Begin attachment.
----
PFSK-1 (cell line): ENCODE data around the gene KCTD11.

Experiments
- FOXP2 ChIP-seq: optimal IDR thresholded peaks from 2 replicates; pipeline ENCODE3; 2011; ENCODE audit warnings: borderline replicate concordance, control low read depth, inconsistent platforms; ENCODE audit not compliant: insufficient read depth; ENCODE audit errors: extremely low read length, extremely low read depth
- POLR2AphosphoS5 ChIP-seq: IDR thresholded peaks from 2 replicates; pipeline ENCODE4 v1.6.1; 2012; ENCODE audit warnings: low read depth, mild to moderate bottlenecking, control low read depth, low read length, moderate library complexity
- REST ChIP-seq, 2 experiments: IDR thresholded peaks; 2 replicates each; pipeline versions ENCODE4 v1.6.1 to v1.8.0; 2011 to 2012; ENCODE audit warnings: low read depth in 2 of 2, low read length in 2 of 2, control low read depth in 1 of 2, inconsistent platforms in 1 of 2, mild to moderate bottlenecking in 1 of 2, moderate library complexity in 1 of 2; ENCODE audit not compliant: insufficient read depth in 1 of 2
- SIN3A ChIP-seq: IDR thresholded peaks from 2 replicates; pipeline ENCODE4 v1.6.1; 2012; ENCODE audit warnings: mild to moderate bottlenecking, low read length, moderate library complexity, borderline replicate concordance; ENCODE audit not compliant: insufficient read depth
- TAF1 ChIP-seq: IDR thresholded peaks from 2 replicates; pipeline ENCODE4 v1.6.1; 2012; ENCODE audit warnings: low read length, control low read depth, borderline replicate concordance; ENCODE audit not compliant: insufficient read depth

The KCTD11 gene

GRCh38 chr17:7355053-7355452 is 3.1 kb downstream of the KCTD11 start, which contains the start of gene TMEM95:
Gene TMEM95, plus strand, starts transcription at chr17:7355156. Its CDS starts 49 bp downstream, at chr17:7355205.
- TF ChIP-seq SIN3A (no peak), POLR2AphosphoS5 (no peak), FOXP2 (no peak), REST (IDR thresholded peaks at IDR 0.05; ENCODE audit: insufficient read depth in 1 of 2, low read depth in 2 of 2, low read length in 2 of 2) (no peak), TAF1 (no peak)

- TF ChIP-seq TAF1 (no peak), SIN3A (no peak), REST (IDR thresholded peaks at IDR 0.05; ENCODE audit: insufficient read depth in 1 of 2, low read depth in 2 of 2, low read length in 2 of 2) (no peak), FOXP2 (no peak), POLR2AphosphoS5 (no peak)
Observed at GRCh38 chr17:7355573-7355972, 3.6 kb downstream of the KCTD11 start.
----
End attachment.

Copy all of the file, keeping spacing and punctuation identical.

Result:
PFSK-1 (cell line): ENCODE data around the gene KCTD11.

Experiments
- FOXP2 ChIP-seq: optimal IDR thresholded peaks from 2 replicates; pipeline ENCODE3; 2011; ENCODE audit warnings: borderline replicate concordance, control low read depth, inconsistent platforms; ENCODE audit not compliant: insufficient read depth; ENCODE audit errors: extremely low read length, extremely low read depth
- POLR2AphosphoS5 ChIP-seq: IDR thresholded peaks from 2 replicates; pipeline ENCODE4 v1.6.1; 2012; ENCODE audit warnings: low read depth, mild to moderate bottlenecking, control low read depth, low read length, moderate library complexity
- REST ChIP-seq, 2 experiments: IDR thresholded peaks; 2 replicates each; pipeline versions ENCODE4 v1.6.1 to v1.8.0; 2011 to 2012; ENCODE audit warnings: low read depth in 2 of 2, low read length in 2 of 2, control low read depth in 1 of 2, inconsistent platforms in 1 of 2, mild to moderate bottlenecking in 1 of 2, moderate library complexity in 1 of 2; ENCODE audit not compliant: insufficient read depth in 1 of 2
- SIN3A ChIP-seq: IDR thresholded peaks from 2 replicates; pipeline ENCODE4 v1.6.1; 2012; ENCODE audit warnings: mild to moderate bottlenecking, low read length, moderate library complexity, borderline replicate concordance; ENCODE audit not compliant: insufficient read depth
- TAF1 ChIP-seq: IDR thresholded peaks from 2 replicates; pipeline ENCODE4 v1.6.1; 2012; ENCODE audit warnings: low read length, control low read depth, borderline replicate concordance; ENCODE audit not compliant: insufficient read depth

The KCTD11 gene

GRCh38 chr17:7355053-7355452 is 3.1 kb downstream of the KCTD11 start, which contains the start of gene TMEM95:
Gene TMEM95, plus strand, starts transcription at chr17:7355156. Its CDS starts 49 bp downstream, at chr17:7355205.
- TF ChIP-seq SIN3A (no peak), POLR2AphosphoS5 (no peak), FOXP2 (no peak), REST (IDR thresholded peaks at IDR 0.05; ENCODE audit: insufficient read depth in 1 of 2, low read depth in 2 of 2, low read length in 2 of 2) (no peak), TAF1 (no peak)

- TF ChIP-seq TAF1 (no peak), SIN3A (no peak), REST (IDR thresholded peaks at IDR 0.05; ENCODE audit: insufficient read depth in 1 of 2, low read depth in 2 of 2, low read length in 2 of 2) (no peak), FOXP2 (no peak), POLR2AphosphoS5 (no peak)
Observed at GRCh38 chr17:7355573-7355972, 3.6 kb downstream of the KCTD11 start.